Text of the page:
Top Honoree, Private Companies (Revenue over $100 million)
Being nimble has been the secret of Harlan Bakeries LLC’s recent success, said John Menne, CFO.
“We’re constantly open to new ideas, new products, new customers—that has helped allow the company to grow even in tougher economic times,” Menne said. Whether it’s adding a product line, purchasing equipment, altering a manufacturing process or tweaking packaging to suit a customer, Harlan tries to be flexible enough to do what needs to be done.
Menne has helped the company achieve annual revenue increases of 13 percent in recent years, a figure that should jump to 30 percent this year.
Avon-based Harlan is a commercial bakery with $300 million in revenue and 1,800 employees in nine facilities in the United States and Canada. The company was founded in 1991 by the Harlan family and remains family-owned. It provides bagels, breads, rolls, pies, cakes, cookies and energy bars to major supermarkets, club stores and restaurant chains.
“Menne has played a key role in helping Harlan Bakeries continue to be one of the fastest-growing commercial bakery companies in the world,” said Hugh Harlan, president of Harlan Bakeries.
Menne’s skills have been central to Harlan’s significant expansion over the past year. Here are some highlights:
• The company made two acquisitions: a pie- and tart-shell manufacturer in Edmonton, Alberta, and a sales and marketing company in Florida. The first purchase will strengthen Harlan’s presence in Canada, Menne said. Acquiring the Florida company, which handled promotion of one of Harlan’s bagel bars, gives the company “360-degree” control over that product, he added.
• Menne took the lead in working with local government officials to obtain bond financing and property tax incentives for a 170,000-square-foot addition to Harlan’s northwest-side facility, which will open in the first quarter of next year. The expansion will create 100 jobs.
• The company secured long-term contracts with some of the largest food companies worldwide.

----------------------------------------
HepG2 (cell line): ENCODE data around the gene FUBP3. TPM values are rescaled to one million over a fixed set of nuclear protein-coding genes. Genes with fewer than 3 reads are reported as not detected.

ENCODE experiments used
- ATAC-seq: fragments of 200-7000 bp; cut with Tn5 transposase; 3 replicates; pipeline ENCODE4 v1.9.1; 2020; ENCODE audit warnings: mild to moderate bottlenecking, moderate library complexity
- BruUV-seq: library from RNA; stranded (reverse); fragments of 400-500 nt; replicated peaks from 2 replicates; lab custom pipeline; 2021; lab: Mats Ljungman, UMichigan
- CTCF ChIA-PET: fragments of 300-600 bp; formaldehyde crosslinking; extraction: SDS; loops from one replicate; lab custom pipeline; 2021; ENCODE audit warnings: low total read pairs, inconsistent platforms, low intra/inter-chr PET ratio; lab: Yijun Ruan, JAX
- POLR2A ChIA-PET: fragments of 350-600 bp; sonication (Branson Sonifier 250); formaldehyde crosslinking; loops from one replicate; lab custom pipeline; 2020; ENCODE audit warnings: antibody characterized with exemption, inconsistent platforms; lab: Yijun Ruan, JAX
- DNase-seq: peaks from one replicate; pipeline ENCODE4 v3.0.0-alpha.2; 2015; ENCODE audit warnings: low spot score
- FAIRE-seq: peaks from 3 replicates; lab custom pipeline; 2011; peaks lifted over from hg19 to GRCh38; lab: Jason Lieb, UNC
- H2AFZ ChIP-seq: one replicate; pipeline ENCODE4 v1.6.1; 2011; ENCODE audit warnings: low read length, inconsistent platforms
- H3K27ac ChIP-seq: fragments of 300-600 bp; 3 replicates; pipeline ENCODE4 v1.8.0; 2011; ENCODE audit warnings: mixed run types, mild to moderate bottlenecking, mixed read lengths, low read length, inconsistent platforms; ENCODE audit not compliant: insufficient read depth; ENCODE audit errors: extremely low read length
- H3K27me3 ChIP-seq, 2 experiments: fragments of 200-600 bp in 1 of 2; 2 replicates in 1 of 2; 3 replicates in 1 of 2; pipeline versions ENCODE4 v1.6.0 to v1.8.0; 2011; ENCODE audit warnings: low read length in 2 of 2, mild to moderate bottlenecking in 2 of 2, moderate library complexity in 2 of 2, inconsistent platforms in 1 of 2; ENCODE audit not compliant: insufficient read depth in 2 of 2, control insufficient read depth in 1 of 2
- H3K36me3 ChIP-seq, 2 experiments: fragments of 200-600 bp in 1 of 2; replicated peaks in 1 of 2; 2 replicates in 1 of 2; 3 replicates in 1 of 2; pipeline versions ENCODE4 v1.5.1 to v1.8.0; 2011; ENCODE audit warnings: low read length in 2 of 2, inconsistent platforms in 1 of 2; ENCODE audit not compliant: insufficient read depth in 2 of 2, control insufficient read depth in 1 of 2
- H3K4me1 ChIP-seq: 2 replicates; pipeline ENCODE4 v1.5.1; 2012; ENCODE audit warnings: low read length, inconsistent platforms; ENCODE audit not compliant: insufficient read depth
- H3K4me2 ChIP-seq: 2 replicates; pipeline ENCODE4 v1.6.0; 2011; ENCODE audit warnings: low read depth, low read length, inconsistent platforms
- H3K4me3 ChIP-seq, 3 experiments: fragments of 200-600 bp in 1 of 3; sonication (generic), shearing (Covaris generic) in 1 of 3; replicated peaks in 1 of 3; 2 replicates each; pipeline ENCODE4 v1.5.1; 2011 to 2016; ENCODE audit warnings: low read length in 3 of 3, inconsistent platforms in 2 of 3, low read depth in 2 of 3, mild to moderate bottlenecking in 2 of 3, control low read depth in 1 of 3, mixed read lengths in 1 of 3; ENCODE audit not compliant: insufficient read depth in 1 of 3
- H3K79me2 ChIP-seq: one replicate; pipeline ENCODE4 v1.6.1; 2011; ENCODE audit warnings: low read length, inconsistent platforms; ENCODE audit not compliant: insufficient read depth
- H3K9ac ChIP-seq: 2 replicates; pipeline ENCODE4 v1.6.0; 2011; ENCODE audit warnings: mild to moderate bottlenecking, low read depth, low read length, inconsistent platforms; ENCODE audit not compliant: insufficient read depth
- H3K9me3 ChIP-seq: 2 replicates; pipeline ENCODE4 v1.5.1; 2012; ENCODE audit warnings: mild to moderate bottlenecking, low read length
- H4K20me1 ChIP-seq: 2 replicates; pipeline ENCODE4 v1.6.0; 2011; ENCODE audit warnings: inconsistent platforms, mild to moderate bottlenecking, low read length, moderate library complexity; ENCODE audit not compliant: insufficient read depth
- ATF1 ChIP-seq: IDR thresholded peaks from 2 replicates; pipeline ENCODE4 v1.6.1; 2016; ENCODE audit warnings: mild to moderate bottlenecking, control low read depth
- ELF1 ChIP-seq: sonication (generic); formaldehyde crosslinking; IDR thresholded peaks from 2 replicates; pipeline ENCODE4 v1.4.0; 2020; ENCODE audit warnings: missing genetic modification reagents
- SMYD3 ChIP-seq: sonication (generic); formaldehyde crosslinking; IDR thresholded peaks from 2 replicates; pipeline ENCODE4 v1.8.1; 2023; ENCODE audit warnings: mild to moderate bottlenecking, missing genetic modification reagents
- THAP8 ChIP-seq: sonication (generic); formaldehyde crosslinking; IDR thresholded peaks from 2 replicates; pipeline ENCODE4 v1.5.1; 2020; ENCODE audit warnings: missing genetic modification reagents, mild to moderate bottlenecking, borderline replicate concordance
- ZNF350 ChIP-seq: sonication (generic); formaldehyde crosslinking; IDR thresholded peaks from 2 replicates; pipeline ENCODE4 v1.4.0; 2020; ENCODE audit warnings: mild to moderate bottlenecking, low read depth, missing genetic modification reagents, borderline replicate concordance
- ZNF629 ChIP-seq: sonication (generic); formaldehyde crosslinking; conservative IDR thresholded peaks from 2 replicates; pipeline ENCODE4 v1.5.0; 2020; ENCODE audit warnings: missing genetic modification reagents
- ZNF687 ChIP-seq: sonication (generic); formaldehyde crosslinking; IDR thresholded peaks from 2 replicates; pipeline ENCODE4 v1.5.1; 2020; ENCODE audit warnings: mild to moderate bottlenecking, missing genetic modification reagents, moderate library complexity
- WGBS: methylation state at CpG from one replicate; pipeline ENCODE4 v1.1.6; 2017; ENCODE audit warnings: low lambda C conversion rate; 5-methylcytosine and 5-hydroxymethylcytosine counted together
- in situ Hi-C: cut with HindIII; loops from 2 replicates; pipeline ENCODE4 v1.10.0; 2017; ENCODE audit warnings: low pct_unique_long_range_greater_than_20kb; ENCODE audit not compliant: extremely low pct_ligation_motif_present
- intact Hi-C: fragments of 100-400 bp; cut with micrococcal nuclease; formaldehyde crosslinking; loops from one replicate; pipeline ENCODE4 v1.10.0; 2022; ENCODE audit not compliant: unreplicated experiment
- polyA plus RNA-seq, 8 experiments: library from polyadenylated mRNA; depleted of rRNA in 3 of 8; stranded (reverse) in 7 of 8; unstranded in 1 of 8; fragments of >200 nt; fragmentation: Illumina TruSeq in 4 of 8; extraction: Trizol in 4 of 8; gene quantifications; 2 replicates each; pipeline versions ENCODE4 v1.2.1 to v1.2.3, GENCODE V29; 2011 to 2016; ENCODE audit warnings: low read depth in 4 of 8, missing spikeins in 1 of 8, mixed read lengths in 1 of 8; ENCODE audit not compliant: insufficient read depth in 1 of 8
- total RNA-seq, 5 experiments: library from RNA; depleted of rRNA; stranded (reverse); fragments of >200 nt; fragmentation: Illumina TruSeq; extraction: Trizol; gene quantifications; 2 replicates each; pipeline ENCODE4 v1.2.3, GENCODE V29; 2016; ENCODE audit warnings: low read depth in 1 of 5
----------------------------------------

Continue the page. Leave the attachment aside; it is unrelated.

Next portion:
Over the next year Menne will focus on staying on top of Harlan’s new business: bringing new products on line, achieving targeted volume levels, training people properly and meeting or exceeding customer expectations. Maximizing the benefits of new technology will be another priority.
Harlan’s culture is one of cross-company involvement, so Menne’s role is broader than that of many CFOs, he said. In addition to being involved with pricing, contracts, managing working capital to provide liquidity, and monitoring volatility in the commodity markets, he spends a lot of time in the plant determining order lead times, shipping destinations, even variations in product flavors and sizing.
“I’m keenly involved in all those aspects because it all has economic impact to the business,” Menne said. “You need the CFO involved to keep it grounded and keep the best interests of the business in mind.”
Being aware of all areas of the business has been a key to his success, Menne said. A good CFO must have a solid grasp of both manufacturing and marketing, both customers and vendors, he said, adding, “Seek first to understand and then to be understood.”
His advice for those starting out in the field is: “Don’t lose sight of what moves the business. It’s not all in the debits and credits and bookkeeping.”
When Menne joined Harlan in 2007, he brought with him 20 years of financial experience, including 13 years as an executive in the food industry at such companies as Illinois-based Pennant Foods, California-based Fresh Start Bakeries, and CSM Worldwide, a company based in the Netherlands. He is a member of the American Institute of CPAs.
Menne also has led the company’s donations of truckloads of surplus products every year to Gleaners Food Bank of Indiana, as well as funding of local groups such as Boy Scouts and police and fire departments.
If things continue on an upward track, Menne hopes to be able to give plenty of support to area not-for-profits in the coming years.
“It’s been exciting,” Menne said. “We’ve been in a growth mode. We’ve grown both organically and acquisitively. I’ve had a lot of fun at Harlan Bakeries.”•